Biological Hazards and Risks

The COVID-19 pandemic has highlighted the potentially devastating global impact of uncontrolled biological hazards. Other diseases, such as severe acute respiratory syndrome (SARS), influenza A (H1N1) and Ebola fever have also been sources of international concern.

Exposure to the viruses that cause contagious diseases is but one of numerous biological hazards workers may be exposed to.

In workplaces such as hospitals and laboratories, cattle producing factories and grain silos, in sewage maintenance facilities, collection of waste and many other activities, workers may be exposed to biological hazards including bacteria, viruses, parasites, fungi, prions, DNA material, bodily fluids as well as other microorganisms and their associated allergens and toxins.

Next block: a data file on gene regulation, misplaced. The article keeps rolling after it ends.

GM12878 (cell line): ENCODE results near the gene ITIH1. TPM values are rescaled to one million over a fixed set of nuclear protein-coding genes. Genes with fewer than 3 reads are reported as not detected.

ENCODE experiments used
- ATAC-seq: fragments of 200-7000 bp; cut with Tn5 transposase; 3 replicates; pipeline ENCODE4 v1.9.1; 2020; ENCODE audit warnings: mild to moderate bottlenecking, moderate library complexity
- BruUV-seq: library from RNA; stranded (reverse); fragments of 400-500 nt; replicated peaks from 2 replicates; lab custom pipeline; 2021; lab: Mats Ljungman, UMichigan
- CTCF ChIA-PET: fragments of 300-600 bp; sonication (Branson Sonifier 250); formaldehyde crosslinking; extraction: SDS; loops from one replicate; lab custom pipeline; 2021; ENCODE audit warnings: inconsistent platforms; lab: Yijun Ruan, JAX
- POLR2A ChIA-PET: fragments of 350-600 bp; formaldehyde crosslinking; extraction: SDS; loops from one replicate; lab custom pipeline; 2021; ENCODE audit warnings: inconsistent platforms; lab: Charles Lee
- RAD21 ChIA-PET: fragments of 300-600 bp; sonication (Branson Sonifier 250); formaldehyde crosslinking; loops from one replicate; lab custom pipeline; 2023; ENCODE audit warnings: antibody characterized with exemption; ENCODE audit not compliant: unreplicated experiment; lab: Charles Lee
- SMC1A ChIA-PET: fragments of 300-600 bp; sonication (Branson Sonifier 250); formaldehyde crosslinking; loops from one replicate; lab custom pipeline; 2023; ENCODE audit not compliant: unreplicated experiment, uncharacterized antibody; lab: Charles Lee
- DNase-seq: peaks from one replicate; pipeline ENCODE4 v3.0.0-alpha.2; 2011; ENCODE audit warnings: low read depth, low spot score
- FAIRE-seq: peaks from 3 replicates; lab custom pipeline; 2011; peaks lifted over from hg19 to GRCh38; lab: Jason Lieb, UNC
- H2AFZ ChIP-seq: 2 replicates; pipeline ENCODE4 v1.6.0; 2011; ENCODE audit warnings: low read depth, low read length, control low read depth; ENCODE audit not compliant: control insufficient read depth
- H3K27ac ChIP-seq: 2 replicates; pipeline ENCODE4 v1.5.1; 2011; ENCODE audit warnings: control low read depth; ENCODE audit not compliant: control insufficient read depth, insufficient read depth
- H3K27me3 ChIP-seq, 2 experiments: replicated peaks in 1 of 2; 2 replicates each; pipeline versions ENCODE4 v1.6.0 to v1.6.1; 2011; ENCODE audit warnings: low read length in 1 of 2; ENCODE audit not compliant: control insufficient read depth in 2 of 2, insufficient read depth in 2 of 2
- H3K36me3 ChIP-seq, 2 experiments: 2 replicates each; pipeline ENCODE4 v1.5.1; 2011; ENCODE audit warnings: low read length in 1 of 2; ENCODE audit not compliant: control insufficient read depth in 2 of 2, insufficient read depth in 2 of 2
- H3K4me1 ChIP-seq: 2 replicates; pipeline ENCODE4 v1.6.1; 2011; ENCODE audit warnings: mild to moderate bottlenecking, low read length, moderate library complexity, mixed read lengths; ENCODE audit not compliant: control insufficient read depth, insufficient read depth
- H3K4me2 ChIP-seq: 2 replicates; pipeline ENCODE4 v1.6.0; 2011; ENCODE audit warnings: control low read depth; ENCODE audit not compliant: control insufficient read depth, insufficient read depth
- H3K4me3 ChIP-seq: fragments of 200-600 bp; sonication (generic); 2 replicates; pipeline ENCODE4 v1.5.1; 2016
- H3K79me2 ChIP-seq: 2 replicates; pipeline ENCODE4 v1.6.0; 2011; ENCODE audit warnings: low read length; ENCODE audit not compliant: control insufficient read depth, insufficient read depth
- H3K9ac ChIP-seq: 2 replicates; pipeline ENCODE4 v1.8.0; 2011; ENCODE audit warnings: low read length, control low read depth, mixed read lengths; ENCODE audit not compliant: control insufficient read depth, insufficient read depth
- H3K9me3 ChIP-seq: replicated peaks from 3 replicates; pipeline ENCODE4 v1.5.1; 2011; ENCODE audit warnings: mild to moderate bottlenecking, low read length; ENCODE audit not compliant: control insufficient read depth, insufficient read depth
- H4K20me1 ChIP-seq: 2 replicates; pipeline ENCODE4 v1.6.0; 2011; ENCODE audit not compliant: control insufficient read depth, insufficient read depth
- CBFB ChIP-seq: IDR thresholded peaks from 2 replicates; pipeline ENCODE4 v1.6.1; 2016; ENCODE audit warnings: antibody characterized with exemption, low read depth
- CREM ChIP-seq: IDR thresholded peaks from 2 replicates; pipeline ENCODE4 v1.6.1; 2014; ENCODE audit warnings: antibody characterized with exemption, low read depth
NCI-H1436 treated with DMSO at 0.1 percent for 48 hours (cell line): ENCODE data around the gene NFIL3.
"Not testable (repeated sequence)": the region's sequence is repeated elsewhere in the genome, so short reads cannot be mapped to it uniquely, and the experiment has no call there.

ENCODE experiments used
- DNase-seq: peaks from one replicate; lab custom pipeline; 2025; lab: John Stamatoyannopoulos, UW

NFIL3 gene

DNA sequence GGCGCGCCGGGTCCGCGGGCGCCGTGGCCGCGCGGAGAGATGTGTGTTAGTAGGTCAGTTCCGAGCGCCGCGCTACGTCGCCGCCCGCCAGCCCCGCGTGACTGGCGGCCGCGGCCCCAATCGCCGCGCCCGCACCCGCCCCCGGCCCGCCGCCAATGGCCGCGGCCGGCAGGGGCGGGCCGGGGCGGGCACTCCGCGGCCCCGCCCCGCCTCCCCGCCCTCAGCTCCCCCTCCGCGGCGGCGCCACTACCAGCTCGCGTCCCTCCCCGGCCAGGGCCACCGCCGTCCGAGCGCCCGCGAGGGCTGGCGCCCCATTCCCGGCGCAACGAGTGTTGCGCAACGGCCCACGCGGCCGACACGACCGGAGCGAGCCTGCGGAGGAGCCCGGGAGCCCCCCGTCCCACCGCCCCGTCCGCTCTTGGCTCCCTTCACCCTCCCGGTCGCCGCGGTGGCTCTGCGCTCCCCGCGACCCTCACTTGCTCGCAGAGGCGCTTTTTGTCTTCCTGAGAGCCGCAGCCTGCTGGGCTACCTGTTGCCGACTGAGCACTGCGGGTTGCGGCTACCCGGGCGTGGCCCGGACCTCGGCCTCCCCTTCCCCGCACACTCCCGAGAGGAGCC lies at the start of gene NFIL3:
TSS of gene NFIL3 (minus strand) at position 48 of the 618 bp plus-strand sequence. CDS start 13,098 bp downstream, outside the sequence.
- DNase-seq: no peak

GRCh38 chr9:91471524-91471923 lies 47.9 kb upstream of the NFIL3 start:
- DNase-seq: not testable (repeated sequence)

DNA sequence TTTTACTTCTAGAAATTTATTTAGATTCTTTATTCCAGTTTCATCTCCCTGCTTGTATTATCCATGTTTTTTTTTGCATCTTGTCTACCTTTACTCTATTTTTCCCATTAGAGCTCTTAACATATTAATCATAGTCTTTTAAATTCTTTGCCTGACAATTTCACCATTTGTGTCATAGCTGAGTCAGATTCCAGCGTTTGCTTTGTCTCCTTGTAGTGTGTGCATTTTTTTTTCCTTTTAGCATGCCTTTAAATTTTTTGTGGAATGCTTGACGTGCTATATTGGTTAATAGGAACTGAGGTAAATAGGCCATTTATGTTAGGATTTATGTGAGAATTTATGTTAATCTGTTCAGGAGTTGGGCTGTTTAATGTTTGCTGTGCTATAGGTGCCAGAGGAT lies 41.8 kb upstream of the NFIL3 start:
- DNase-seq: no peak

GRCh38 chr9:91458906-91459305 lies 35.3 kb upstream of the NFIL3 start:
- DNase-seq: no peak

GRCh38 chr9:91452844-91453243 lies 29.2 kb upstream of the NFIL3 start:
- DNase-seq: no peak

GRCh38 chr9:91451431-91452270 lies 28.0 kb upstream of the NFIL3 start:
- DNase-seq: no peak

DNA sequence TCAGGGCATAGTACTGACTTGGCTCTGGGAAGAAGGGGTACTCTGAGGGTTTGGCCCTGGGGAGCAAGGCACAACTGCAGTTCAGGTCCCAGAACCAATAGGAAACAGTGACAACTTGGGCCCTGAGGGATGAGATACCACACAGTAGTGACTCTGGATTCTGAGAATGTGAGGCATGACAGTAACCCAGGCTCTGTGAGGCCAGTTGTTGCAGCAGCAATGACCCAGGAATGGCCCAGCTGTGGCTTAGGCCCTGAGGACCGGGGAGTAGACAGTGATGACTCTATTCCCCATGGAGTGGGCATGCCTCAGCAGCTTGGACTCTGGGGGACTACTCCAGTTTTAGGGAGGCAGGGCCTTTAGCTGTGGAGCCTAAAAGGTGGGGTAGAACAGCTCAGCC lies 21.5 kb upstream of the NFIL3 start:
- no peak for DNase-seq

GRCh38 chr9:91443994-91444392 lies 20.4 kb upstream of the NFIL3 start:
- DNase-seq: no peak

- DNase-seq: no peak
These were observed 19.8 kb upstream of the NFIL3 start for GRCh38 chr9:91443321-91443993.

In June 2022 experts from governments and employers’ and workers’ organizations adopted for the first time, specific technical guidelines for handling biological hazards in the working environment.

The ILO is now proposing to develop a comprehensive and forward-looking legal framework for the promotion, respect and realization of the right to a safe and healthy working environment in respect of biological hazards. The 112th and 113th sessions of the International Labour Conference, in 2024 and 2025, are in fact expected to discuss a new standard covering biological hazards, as part of the review of the ILO’s occupational safety and health normative framework.